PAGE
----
It was over 90° and very humid when I took this picture
  • Even on the hottest days, I saw locals on the streets covered head to toe in clothing. At first, I was dumbfounded as to what I was seeing. But then I discovered that many Thais (as well as others in Southeast Asia) are obsessed with having as white of skin as possible. To be dark-skinned denotes lower status, signaling that one performs back-breaking, low-paying work in the fields under a blinding sun. So, an entire industry exists here for skin-whitening. If that's not proof that the grass is always greener on the other side, I don't know what is. White Caucasians want to be tan, and tan Asians want to be white! 
Sawasdee Krup!
  • Thailand has rapidly industrialized and its capital city definitely does not feel "third world". In a sense, Bangkok is not one of the more interesting places that I've visited because so much is westernized. The city's residents have embraced the consumerist lifestyle with abandon. McDonald's and Starbucks are abundant, and seemingly everyone is clutching a Blackberry or an iPhone.
  • English is widely spoken and understood in Thailand, especially in places such as Bangkok where there are many foreign tourists. It's so easy to get by with my native tongue, that I'm ashamed to admit that I haven't bothered to learn hardly any Thai. I can't even count to ten... nung...soong...saam........hmmm....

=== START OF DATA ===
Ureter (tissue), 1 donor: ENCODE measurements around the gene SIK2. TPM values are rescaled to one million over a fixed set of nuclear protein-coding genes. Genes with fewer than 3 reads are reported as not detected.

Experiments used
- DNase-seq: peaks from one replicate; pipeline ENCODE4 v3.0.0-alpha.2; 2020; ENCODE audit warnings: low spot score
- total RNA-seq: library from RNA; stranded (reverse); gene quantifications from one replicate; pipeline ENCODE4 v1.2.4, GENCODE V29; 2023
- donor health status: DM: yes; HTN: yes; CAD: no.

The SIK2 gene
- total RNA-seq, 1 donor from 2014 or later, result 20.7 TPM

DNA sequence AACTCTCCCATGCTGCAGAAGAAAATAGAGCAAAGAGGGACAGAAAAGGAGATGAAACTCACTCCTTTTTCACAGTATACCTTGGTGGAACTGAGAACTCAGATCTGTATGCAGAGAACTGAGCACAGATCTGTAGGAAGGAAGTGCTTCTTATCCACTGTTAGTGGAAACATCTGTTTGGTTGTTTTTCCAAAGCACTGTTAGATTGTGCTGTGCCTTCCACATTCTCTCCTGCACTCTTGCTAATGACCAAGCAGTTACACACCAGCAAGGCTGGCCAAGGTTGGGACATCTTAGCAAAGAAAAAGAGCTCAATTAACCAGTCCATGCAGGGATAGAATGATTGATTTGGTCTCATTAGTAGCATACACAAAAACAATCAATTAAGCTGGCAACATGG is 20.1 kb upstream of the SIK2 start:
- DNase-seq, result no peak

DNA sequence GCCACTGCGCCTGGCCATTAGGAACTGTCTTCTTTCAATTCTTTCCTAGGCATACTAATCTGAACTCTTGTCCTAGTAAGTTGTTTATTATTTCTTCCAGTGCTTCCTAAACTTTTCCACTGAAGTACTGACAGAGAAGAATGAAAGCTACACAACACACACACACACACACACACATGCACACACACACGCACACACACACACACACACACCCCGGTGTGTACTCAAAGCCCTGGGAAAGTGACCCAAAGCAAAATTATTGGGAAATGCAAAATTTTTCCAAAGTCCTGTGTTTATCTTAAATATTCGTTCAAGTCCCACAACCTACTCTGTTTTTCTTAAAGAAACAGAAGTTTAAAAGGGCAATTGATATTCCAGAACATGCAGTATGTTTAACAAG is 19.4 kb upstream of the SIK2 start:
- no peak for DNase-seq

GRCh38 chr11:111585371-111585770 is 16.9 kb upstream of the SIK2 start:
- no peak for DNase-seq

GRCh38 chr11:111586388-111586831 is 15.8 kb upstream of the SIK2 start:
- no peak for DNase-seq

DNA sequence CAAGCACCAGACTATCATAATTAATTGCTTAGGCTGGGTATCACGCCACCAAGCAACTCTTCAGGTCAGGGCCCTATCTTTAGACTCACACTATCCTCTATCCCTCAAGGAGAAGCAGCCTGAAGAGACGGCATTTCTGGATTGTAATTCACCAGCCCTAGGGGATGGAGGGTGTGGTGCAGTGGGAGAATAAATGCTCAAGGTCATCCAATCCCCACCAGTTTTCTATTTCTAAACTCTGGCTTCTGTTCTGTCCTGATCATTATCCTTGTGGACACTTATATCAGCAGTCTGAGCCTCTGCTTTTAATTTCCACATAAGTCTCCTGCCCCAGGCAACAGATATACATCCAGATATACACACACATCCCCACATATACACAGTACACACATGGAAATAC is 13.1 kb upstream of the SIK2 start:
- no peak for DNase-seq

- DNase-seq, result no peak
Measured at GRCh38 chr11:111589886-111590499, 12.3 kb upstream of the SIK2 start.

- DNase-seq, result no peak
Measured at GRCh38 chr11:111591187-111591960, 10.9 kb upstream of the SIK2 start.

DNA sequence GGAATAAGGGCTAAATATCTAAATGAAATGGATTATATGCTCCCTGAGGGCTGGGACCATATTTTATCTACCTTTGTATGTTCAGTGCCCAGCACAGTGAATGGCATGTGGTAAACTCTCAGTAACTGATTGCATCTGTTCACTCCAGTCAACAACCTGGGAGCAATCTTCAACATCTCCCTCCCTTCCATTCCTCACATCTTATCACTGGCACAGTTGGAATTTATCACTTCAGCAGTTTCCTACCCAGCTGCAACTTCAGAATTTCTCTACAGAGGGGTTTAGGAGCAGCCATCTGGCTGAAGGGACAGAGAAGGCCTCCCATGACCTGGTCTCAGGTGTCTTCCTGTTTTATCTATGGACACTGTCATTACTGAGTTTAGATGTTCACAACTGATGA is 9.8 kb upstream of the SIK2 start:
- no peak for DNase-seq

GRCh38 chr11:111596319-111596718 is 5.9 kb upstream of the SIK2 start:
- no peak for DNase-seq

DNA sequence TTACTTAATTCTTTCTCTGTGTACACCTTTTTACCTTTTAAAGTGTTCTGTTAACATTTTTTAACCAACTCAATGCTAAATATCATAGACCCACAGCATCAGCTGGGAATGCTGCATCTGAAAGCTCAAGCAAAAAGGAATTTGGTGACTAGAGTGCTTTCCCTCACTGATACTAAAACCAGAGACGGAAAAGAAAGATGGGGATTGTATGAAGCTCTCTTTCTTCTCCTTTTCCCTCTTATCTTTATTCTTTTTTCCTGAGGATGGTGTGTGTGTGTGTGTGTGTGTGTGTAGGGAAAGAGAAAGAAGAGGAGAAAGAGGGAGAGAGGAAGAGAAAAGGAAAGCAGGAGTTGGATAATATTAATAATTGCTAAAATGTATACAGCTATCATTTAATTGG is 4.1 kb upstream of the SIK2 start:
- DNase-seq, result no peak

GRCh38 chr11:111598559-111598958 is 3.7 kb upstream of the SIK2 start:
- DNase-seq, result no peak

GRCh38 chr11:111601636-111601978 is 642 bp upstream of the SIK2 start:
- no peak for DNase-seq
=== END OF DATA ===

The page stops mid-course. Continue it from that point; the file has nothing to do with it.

• I look completely different than locals, tower over them in height, and obviously am not from these parts. Yet no one bothers to give me a second glance. People are so used to seeing farangs (literally translated: foreign devils) that I feel completely anonymous. I guess this should be no surprise, considering 15 million tourists visited Thailand last year, a quarter of the country's population!
    • Nowhere in Bangkok are there more farangs than in Khao San Road, the epicenter of the Backpacker Universe. This area is filled with so many young foreigners that you might wonder if you have somehow crossed into another country. Hostels, bars, restaurants, and shops all cater to the tourist throngs. Loud music blasts all day and all night, when drunken Westerners stumble out of the discos to eat cheap thai food and drink cheap thai beer on the street.
    Khao San Road, Center of the Backpacker Universe
    • Khao San Road is where you will find a traveler of backpacker specific to Southeast Asia: the "Party Backpacker". These are typically Europeans in their early twenties who are much less interested in learning about local culture than they are in partying with other backpackers. Drinking on floating inner-tubes in Laos and attending a full-moon party on a Thai beach are the highlights of their trip.
    • Another type of visitor that frequents Bangkok and other spots in the region is the sex tourist. Usually older white males, they are seen in the company of much younger local woman whom they pick up in red-light districts such as Patpong and Soi Cowboy. I found this a bit shocking when I first got to Southeast Asia, but after a while I got so used to seeing it that it barely registers anymore.
    Soi Cowboy, famous Red-Light District in Bangkok